All I know is professional boxing, states Fabio Wardley ahead of clash with amateur heavyweight star Frazer Clarke

Fabio Wardley is relishing the chance to stake his tough guy reputation against Olympic bronze medalist Frazer Clarke.

The British and Commonwealth heavyweight champion collides with rival Clarke on Sunday, March 31 in London’s O2 Arena on an increasingly-stacked Boxxer bill, and it is a fight Wardley always hoped to land, despite painstaking talks falling apart at the 11th hour in 2023.

“It had been played with [the prospect of fighting] and discussed all the way through to purse bids previously,” said Wardley. “So, it was always on the cards. Some boxing people and boxing fans had even lost faith because of the time in between, but we are here, signed, over the line, and all roads lead to the 31st of March.”

But while the show is called Bad Blood, the two have been civil if determined in the initial stages of the build-up to the O2 battle.

There was definitely some aggravation, yeah,” Wardley admitted, of the residual ill-will and feelings of whether it would ever happen. “There was a lot of time wasted, but it was half and half. I wasted a lot of time preparing. My team and I were putting a lot of things in place for that fight, and it all went south. I had to rejig my plans, find a new fight, and things like that. So, there is definitely some aggravation on my part.”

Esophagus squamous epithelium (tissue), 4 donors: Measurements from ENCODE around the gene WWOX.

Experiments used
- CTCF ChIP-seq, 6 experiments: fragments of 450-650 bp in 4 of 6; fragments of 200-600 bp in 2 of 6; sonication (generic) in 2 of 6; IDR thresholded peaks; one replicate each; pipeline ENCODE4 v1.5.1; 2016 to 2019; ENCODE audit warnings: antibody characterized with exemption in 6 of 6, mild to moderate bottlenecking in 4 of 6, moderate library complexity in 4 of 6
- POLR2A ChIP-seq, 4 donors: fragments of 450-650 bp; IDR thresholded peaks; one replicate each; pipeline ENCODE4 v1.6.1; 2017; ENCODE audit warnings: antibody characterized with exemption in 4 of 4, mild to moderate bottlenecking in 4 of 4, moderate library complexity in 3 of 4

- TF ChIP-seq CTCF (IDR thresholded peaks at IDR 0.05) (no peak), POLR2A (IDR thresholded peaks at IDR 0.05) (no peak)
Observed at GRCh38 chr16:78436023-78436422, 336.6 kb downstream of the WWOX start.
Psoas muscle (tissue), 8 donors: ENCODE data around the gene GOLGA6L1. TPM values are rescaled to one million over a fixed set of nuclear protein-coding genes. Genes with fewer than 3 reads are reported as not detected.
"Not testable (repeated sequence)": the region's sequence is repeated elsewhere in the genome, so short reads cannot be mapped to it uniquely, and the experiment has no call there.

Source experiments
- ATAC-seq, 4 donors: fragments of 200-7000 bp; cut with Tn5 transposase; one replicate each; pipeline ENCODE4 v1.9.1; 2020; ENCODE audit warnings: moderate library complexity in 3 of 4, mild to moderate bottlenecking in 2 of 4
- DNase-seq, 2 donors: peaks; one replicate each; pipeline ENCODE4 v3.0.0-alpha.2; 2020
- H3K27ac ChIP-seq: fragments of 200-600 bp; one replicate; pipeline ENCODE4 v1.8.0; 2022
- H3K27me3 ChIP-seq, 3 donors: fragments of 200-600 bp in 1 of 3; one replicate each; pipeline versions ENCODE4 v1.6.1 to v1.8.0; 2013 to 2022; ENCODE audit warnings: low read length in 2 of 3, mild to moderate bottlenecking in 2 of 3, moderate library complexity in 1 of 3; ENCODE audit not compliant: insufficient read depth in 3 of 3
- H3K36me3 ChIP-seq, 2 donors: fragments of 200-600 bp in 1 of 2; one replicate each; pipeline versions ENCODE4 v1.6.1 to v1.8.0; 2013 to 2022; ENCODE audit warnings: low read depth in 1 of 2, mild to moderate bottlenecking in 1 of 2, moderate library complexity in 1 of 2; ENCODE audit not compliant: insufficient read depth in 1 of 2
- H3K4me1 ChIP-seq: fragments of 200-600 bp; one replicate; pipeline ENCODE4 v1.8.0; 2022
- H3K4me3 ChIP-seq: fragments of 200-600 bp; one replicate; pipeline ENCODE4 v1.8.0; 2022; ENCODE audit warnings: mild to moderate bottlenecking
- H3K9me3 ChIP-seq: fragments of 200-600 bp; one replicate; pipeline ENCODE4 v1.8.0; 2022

The fight now, however, is bigger than it would have been last year, not least because Wardley went on to impressively topple David Adeleye in Saudi Arabia last October. That has improved Wardley’s credentials and possibly even enhanced confidence, not that he was lacking that beforehand.

“Yes, with more momentum and experience, I am more comfortable on those bigger stages and situations,” Wardley added.

“I have been fortunate to co-main some big fights and events for Anthony Joshua, Tyson Fury and Dillian Whyte, so I have done those situations now, and it's my turn to headline and be part of that big occasion, which I think might be pretty new to Frazer.”

Clarke, of course, begs to differ. The Tokyo bronze medalist has a proven amateur pedigree, while it’s no secret Wardley came through the white-collar and unlicensed ranks to get to where he is. Although many see Clarke has the more seasoned operator because of his amateur standings, Clarke is only 8-0 in the pros. Wardley is 17-0, and he’s served as a sparring partner to some of the best in the sport today.

Their respective experiences are very different.

“Yeah, that has been my point throughout,” said Wardley. “There is a certain amount that you can take from his amateur experience; I do understand that. But a large part of that is inapplicable. The fight won’t be over in three rounds [the amateur distance] if no one gets stopped or anything like that. There are no easy-standing eight-counts or things like that. No head guards, but I know things have changed with that with the ABA now, but even still, the pro game is extremely different.

“Those comparisons will always be made. I was born and raised in the pro game. I didn’t have all the amateur experience. All I know is professional boxing.”